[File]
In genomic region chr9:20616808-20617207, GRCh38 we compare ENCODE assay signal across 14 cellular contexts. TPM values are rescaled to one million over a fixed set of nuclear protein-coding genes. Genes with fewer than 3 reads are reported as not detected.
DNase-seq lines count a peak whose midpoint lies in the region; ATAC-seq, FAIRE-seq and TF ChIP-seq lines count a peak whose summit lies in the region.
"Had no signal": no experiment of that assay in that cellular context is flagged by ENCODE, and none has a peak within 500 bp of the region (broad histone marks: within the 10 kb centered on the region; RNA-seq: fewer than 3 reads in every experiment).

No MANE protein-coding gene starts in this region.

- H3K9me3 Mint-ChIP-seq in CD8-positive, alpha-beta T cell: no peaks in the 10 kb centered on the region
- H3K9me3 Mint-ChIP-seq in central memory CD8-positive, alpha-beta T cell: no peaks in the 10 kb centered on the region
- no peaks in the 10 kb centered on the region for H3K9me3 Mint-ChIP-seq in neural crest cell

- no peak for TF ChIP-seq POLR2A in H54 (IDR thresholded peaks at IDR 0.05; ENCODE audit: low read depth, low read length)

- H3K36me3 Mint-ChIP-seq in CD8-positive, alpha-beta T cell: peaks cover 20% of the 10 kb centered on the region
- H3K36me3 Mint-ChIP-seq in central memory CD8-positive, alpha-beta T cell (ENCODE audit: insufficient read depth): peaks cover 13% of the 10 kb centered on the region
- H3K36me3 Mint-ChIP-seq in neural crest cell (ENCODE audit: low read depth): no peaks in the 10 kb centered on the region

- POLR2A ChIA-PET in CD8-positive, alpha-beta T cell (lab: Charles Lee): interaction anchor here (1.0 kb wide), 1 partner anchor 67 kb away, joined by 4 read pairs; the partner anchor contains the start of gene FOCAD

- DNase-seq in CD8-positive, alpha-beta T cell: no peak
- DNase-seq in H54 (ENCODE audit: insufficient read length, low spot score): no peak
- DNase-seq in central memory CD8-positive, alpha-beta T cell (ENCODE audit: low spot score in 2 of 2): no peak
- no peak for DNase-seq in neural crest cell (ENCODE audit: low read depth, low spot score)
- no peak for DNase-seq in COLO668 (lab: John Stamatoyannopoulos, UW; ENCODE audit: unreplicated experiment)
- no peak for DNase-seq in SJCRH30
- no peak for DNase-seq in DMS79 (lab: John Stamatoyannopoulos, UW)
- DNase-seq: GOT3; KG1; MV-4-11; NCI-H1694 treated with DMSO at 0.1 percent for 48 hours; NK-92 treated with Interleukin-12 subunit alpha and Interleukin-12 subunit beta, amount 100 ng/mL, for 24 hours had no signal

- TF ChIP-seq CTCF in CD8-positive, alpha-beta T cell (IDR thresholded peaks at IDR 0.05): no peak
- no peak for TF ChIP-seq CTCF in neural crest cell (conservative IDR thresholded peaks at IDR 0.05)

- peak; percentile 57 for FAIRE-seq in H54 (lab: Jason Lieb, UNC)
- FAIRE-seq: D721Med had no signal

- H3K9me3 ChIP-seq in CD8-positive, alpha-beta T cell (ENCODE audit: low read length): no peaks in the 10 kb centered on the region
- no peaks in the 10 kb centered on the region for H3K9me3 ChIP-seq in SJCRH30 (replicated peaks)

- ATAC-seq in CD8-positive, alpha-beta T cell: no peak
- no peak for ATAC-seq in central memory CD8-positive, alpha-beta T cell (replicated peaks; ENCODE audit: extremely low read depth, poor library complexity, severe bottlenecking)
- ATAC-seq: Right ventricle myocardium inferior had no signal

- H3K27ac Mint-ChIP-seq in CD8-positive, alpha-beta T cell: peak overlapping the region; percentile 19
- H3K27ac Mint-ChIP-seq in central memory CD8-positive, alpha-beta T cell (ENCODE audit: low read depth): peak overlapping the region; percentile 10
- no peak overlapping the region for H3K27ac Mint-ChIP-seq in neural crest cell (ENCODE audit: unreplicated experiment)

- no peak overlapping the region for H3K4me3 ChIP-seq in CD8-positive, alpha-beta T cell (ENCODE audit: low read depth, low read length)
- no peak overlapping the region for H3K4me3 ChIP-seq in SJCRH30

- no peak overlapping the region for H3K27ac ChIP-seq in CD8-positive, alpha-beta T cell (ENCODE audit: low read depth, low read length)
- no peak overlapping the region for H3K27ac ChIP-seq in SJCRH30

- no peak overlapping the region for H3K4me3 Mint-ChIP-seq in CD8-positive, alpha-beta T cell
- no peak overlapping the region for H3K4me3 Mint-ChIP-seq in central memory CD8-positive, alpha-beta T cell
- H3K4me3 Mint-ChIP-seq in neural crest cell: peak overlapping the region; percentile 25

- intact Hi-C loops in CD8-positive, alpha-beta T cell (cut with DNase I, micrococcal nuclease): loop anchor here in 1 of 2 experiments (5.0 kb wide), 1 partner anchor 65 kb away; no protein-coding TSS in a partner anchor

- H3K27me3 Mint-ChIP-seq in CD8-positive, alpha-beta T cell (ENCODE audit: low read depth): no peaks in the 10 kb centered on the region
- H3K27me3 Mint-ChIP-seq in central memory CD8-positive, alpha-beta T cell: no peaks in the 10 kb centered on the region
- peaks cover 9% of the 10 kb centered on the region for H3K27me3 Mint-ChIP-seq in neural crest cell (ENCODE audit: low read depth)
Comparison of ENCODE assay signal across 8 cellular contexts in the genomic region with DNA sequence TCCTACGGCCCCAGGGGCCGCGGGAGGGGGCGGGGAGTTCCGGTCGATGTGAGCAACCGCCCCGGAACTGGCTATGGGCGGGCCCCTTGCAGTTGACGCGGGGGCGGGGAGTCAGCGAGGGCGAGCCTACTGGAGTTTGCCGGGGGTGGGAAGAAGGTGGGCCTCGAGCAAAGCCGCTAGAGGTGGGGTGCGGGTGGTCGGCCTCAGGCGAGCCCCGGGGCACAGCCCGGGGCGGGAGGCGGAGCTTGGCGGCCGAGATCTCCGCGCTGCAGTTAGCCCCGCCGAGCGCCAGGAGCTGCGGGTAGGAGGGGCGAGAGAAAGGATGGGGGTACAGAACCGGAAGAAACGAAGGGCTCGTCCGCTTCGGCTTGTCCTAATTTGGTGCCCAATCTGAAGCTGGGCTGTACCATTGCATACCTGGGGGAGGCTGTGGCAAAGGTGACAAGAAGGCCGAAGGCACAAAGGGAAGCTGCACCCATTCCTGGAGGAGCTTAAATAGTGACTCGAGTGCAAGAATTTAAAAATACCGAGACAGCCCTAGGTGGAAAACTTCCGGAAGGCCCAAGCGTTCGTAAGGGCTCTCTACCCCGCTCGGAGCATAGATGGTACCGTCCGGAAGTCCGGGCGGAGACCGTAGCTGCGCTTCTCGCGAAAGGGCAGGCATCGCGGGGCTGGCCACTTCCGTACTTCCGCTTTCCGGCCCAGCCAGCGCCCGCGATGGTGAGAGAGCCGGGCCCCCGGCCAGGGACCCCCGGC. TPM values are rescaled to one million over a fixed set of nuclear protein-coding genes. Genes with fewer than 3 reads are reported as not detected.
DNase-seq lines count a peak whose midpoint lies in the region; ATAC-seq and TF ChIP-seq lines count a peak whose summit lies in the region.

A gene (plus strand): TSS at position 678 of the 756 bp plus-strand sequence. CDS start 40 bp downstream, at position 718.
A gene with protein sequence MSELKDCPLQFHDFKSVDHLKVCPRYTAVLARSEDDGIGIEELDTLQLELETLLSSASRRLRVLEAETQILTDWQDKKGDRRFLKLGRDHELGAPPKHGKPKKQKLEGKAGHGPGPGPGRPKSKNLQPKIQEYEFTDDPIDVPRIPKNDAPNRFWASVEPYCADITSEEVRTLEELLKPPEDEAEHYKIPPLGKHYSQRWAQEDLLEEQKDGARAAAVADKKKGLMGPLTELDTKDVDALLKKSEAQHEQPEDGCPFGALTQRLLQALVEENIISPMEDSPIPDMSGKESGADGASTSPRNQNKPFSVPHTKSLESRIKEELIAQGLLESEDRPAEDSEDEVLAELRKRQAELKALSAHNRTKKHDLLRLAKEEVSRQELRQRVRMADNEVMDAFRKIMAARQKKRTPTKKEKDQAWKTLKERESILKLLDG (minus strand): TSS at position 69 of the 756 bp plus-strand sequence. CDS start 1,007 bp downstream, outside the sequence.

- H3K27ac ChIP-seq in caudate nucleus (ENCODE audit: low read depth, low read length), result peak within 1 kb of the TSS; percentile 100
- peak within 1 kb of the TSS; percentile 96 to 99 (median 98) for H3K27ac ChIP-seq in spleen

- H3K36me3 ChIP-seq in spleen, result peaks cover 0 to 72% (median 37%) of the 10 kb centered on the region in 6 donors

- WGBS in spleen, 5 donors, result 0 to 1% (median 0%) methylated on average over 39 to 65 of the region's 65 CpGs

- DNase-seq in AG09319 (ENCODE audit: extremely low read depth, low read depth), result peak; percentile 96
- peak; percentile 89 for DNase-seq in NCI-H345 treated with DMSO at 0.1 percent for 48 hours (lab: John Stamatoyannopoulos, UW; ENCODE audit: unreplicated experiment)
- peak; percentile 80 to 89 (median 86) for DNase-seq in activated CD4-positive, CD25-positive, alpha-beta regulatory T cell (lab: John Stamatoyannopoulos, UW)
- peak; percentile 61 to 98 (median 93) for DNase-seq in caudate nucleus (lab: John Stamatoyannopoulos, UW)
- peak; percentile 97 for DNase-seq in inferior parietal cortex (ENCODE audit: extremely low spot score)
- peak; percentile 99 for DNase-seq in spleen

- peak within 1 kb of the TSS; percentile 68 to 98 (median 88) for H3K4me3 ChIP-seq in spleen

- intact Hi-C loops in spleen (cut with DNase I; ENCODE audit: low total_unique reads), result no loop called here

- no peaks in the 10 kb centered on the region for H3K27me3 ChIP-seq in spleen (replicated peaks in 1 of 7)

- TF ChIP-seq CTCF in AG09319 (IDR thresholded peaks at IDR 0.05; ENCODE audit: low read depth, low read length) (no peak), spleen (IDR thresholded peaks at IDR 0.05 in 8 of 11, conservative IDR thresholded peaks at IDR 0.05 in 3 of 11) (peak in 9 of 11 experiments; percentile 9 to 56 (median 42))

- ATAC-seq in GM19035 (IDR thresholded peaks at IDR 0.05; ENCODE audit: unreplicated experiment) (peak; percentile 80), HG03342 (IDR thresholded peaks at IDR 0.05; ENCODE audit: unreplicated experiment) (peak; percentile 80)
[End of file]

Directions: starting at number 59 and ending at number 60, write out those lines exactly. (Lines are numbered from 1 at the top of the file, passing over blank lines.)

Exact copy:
- intact Hi-C loops in spleen (cut with DNase I; ENCODE audit: low total_unique reads), result no loop called here

- no peaks in the 10 kb centered on the region for H3K27me3 ChIP-seq in spleen (replicated peaks in 1 of 7)